Sean shares the highs and lows on the journey to becoming a UKCC Level 2 coach…
At first glance, it seems quite straight forward – just complete a workbook and pull together a portfolio that includes a structured series of six progressive coached sessions. Simple. Not!
The workbook requires a lot of cross reading, reviewing and summarising. At times whilst completing it I felt like pulling out what little hair I have left on my head! It was however, beneficial in ensuring that I understand the differing styles of coaching and developmental needs of participants and students.
The six progressive coached sessions I thought would be pretty easy. I had arranged my students and surveyed them for what they wanted to work on. Dates lined up, session plans at the ready and my observer (Claire T) sorted. But things never go according to plan do they? My open boat session had to get moved as I had chosen the windiest and wettest day the canal had ever experienced and then two students had to drop out of the latter sessions (one because she had a little bump on the way). Anyway – it wasn’t over yet! More paperwork jumped out later to bite me!
I took the opportunity on the Alps trip last year to try out some different coaching techniques and tools. As a whole they were greatly received and I really enjoyed coaching boofing on Le Fournel with a group of people who were at first unsure then tried their hands at it and finally took on the big drop – a great day had by me and by the smiles on everyone else, I can only assume by them too.
Boofing the big drop on Le Fournel
Getting to grips with all the paperwork and add ons!
In October of 2014 I bumped into Rob who I did my L2 coach training with – he had spoken to Dan (Head Paddlesport Instructor at Lee Valley White Water Centre) and managed to wangle me a part time job! I wangled an extension to my L2 training validity and took on some great coaching opportunities and in addition had Dan mentor me on a lot of my portfolio and my actual coaching.
Dan convinced me not to wait for my L2 assessment before doing my 4 Star and 5 Star. So in December, I undertook my 4* training along with Steffi, Olga, Gemma, Clarissa & Ian. We had a blast – I somehow managed to get by with a cracked rib which I picked up two weeks earlier whilst paddling on the Olympic – even with a capsize that Ian came to give me a hand of god rescue and managed to push me back over cause I was actually rolling up at the time! All fun and games (and a little bit of pain). A brilliant couple of days on the Dart with some great friends and a few techniques I hadn’t practiced in ages.
Christmas came and went along with my fourth trip to Uganda. Lots more coaching and personal paddling. I then decided to actually go for my 4* assessment. I went with Jesse from work and it was brilliant working alongside her and being assessed together – we work really well together as a team and having Lowri & Chris Brain as our assessors meant it felt less like an assessment and more like paddling with friends. I did have one slight issue on the first day of the assessment with one of the students bringing a boat without a central pillar – I took the decision to say no to him paddling that boat on the assessment. It meant that I had to do my first day of assessment coaching from my playboat – which I’m used to but the award isn’t about freestyle! Anyway – managed to get my 4* with flying colours which was fantastic.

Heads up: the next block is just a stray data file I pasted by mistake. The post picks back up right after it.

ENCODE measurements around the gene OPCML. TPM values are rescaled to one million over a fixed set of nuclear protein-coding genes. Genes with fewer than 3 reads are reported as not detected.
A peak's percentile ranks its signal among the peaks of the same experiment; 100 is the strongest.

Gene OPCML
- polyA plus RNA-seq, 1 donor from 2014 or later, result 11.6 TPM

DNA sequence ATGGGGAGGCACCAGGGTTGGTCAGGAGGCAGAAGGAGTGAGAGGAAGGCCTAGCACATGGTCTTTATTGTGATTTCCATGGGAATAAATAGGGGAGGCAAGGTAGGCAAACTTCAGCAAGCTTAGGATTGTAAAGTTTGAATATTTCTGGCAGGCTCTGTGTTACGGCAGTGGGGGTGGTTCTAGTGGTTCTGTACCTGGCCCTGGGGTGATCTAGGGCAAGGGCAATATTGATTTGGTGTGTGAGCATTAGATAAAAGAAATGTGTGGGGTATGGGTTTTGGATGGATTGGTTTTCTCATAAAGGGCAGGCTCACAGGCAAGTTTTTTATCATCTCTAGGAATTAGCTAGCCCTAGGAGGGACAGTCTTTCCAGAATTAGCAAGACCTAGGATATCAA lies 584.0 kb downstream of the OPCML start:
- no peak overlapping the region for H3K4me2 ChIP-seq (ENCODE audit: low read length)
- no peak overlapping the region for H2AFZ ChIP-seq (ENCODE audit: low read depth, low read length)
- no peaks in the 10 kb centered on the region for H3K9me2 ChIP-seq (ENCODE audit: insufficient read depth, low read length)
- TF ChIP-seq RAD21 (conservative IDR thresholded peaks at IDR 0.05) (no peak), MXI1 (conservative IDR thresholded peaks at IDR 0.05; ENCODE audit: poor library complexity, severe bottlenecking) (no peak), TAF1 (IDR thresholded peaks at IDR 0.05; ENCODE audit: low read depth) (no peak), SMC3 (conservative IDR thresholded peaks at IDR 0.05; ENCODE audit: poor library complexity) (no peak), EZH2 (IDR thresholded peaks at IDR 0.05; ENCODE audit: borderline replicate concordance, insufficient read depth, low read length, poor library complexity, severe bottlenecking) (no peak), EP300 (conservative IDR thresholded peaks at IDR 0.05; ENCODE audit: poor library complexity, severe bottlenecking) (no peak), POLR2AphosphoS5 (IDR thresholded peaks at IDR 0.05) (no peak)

And on with the training – I went on my 5* training in Scotland in mid April of this year. We spent more time in the car than on rivers with two days paddling and about 18 hours of driving!
There were definitely moments of gritted teeth and slight panic. Leading a group of friends who I’ve worked with at Lee Valley but never been on a river with was a different experience. It challenged us all but it was absolutely great fun – I got to paddle the Coe Gorge a couple of times and the Middle Orchy on high! I can’t wait to run them again now!
Awesome time had by all – here’s Joey’s quick edit of the trip
The sucker punch
I thought breaking a rib when someone else paddles their boat into you at high speed was painful. It was nothing compared to failing my L2 assessment at the end of April. My feedback was that my coaching was fine but that I failed to tick a box on the safety brief. I was utterly gutted and contemplated giving up on the whole coaching path. Thankfully my coaching pals knocked some sense into me and convinced me not to give up because of one setback.
Since then, I was determined not to fail again and made sure I got as much coaching experience as possible in. I ran the first RCC Intro to White Water Kayaking course this year, I more than doubled my hours at Lee Valley and got the opportunity for two brilliant activities – I got to paddle with Olympic Gold medallist Etienne Stott in a hot dog for a charity event and was asked to test drive some action cameras (which will come out in an eight page magazine spread later this year).
So with much trepidation, I undertook my UKCC Level 2 Coaching Assessment again and passed in both Kayak and Canoe. Admittedly with a fair few action points on my personal canoe skills – BUT…. I made it. The sense of relief didn’t hit me for a couple of days. Next steps are to take my Moderate Water Endorsement training, do the Advanced White Water Safety & Rescue training and complete the Five Star Assessment. Preferably all before the end of this year.
If you’ve been one of my students over the past few months – THANK YOU! If you’ve been a mentor or friend through it all – thank you and sorry – for being such a miserable git at times. It’s been a rollercoaster but there’s no way I’d want to change any of it.
Images by Sean & Matt D